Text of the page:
Issue 72: Dave’s World – Japan Tour Pt 2 – Shi Tomodachi

Shi means “four” in Japanese. And tomodachi are “friends”. After a week sleeping on futons in the same room, Al, Mike, Jim and I were pretty tomodachi!

On the top floor are the JKA offices and the famed Japan Kite Museum. I think Jim was most impressed with the collection of miniature kites. Mike was impressed with the bottle of Opus 1 served with dinner.

After Aomori, we flew back to Tokyo for a memorable dinner at Modeigi’s, Taimeken Restaurant. We were joined there by Scott Skinner.

The following morning, we flew to Kanazawa for the commute to Uchinada.

The International Festival on the beaches of Uchinada has now been going on for 22 years. It draws kiters from around the country who each bring their distinctive kites and traditions to the sky.

Remember that each area of Japan has developed their own local kite designs. The Edo comes from Tokyo, the rokkaku from Shirone, and the Tsugaru kite from Aomori. So imagine twenty teams each with different large kites.

The program began with a grand welcome reception. You know things are going to be good when the curtain raises on stage to present an all-woman taiko drum ensemble and there is a wooden keg of sake in the corner.

Each of the international guests was introduced and then I was invited to join the dignitaries in cracking the keg open with antique ceremonial hammers.

There were speeches, great food, and a fast paced auction. Then we followed one of the local fliers home for a less formal sit-down around the living-room floor.

One thing I love about Japanese events is the sense of community and team loyalty. Everyone wears a team Hapi Coat and the red JKA caps are everywhere.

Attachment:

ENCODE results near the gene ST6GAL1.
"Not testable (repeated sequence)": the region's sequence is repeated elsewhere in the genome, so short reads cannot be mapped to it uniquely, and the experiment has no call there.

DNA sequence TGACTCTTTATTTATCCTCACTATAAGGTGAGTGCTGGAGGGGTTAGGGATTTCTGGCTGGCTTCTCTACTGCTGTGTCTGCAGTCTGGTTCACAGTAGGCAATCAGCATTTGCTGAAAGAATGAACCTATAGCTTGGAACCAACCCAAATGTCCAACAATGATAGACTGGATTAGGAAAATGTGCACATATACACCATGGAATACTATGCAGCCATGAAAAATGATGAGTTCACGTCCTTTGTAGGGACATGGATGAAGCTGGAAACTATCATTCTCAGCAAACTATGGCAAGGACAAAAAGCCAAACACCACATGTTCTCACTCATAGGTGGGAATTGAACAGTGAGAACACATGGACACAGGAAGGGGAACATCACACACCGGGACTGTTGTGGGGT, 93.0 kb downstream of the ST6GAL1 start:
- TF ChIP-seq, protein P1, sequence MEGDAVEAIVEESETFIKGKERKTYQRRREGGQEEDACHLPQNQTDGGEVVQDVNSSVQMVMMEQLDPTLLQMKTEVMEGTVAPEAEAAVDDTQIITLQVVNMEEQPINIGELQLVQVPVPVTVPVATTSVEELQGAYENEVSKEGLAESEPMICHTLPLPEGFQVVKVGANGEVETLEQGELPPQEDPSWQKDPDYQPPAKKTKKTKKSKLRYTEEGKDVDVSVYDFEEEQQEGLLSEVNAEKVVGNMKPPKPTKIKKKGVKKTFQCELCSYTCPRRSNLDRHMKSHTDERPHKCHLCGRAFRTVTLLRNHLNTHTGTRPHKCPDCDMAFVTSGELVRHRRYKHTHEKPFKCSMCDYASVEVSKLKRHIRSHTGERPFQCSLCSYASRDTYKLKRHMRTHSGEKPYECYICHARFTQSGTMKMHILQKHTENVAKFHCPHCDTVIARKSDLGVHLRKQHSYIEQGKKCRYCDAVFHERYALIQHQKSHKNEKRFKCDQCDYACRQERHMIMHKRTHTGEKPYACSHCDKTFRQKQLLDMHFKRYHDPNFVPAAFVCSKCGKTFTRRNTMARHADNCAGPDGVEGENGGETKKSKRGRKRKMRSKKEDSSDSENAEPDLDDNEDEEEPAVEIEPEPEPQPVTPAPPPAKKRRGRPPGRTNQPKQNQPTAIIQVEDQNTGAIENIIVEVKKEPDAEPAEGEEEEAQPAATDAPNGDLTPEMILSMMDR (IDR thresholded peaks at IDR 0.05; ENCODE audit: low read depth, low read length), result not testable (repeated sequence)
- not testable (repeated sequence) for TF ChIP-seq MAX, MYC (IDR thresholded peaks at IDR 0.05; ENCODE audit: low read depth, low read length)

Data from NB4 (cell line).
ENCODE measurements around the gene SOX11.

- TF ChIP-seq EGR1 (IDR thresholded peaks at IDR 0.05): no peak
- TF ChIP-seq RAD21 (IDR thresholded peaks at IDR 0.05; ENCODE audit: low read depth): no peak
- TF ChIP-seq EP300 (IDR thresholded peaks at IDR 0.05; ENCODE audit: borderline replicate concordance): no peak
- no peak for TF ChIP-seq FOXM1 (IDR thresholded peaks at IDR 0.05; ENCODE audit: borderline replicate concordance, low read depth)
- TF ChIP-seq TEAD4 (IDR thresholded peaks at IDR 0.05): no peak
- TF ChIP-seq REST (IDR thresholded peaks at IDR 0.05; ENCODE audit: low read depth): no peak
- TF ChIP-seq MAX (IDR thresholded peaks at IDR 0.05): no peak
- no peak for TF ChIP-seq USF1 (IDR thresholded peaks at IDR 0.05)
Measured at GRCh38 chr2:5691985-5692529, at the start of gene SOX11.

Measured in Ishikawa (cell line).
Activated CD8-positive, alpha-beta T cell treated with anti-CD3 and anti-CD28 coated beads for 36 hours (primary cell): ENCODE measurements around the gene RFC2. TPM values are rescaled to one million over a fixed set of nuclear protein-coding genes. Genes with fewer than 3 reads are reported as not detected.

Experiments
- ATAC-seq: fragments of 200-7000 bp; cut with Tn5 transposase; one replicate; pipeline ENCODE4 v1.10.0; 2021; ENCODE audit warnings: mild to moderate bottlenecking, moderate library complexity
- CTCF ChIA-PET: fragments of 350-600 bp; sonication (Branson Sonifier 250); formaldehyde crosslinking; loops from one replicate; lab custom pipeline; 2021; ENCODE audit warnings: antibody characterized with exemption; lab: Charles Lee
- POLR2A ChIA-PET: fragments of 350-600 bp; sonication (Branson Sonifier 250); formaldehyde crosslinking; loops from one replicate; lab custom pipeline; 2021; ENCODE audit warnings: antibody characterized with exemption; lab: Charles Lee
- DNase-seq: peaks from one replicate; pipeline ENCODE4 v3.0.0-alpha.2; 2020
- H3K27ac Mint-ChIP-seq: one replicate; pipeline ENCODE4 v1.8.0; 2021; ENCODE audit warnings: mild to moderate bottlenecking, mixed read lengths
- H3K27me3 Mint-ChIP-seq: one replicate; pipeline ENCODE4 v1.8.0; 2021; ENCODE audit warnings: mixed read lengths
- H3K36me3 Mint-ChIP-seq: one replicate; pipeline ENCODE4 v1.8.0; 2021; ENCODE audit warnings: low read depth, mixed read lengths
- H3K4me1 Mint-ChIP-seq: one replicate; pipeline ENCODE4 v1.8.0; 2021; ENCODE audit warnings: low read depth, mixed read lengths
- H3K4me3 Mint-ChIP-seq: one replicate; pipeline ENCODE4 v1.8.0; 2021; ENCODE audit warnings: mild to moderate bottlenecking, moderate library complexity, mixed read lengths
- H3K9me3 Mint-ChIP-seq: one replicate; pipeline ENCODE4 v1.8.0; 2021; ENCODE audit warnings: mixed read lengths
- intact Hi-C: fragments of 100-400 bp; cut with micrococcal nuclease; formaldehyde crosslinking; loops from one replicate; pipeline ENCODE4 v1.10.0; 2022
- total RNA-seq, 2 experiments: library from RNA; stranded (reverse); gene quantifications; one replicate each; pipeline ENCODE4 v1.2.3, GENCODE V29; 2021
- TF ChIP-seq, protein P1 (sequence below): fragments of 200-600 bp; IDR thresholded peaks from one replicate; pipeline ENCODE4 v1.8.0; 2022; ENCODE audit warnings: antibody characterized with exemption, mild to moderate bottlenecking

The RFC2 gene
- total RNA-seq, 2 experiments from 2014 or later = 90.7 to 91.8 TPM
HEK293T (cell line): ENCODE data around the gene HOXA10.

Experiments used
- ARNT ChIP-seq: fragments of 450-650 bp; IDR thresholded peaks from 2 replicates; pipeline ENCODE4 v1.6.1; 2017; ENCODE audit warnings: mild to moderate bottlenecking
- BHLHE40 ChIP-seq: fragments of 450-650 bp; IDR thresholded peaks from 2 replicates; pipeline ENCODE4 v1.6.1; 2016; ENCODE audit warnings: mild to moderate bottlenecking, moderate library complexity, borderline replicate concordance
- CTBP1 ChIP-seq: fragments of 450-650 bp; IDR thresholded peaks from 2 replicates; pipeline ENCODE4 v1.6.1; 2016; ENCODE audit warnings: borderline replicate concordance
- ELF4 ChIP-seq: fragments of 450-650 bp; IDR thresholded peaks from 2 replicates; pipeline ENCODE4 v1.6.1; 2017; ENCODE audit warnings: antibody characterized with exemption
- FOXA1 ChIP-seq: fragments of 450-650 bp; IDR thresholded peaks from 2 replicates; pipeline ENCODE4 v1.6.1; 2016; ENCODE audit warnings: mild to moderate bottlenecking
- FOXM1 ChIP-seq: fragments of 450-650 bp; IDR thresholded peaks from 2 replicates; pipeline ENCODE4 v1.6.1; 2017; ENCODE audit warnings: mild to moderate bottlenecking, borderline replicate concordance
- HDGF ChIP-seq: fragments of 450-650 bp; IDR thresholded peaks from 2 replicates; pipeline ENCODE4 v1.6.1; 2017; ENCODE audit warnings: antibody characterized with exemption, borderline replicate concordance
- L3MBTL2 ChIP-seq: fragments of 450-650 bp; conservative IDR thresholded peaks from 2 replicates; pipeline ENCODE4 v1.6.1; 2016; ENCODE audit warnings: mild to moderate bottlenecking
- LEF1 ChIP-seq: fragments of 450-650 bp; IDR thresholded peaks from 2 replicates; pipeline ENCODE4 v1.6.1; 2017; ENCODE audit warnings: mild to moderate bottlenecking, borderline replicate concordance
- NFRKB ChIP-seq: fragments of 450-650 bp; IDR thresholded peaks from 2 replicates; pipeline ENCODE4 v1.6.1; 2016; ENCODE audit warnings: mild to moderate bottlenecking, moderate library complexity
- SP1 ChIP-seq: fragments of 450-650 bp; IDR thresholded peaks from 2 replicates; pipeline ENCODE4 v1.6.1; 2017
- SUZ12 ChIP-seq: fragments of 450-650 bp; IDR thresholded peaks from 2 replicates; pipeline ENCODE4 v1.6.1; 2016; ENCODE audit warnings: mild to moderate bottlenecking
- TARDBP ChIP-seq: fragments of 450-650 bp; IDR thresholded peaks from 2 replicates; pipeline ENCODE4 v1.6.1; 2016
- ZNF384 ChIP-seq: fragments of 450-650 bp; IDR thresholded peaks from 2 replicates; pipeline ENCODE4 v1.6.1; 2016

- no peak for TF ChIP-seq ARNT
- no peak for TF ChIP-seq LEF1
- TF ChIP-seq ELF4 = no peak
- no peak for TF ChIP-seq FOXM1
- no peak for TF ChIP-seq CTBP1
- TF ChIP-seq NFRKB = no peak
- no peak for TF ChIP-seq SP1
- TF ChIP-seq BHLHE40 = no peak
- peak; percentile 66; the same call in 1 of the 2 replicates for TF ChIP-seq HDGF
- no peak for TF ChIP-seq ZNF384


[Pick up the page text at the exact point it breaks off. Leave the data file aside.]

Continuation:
Japanese events are also very efficient. This one started at 10 am sharp with an opening ceremony, and concluded at 4 pm.

We launched big kites and then took turns guarding them while the rest of our team — in matching coats and hats of course — wandered in to admire the local kites and kiters.

The field was lined by tents and each team staked out an area. Food and drinks were served on low tables. Kites were then assembled on large plastic tarps before being carried out for flight.

Launching was also a team effort. Senior members tuned the bridles. One group held and lifted the kite, while another managed the line. Soon the sky was filled with wonderful artistic creations and loud hummers.

By the time closing ceremonies began, all the kites were down and packed away.

We too pulled our show out of the sky and organized it for transport. The kites were headed for Tokyo. We were going to Hammamatsu. And in Hammamtsu, we would simply be witnesses — right up until our friends there dragged us into the action…..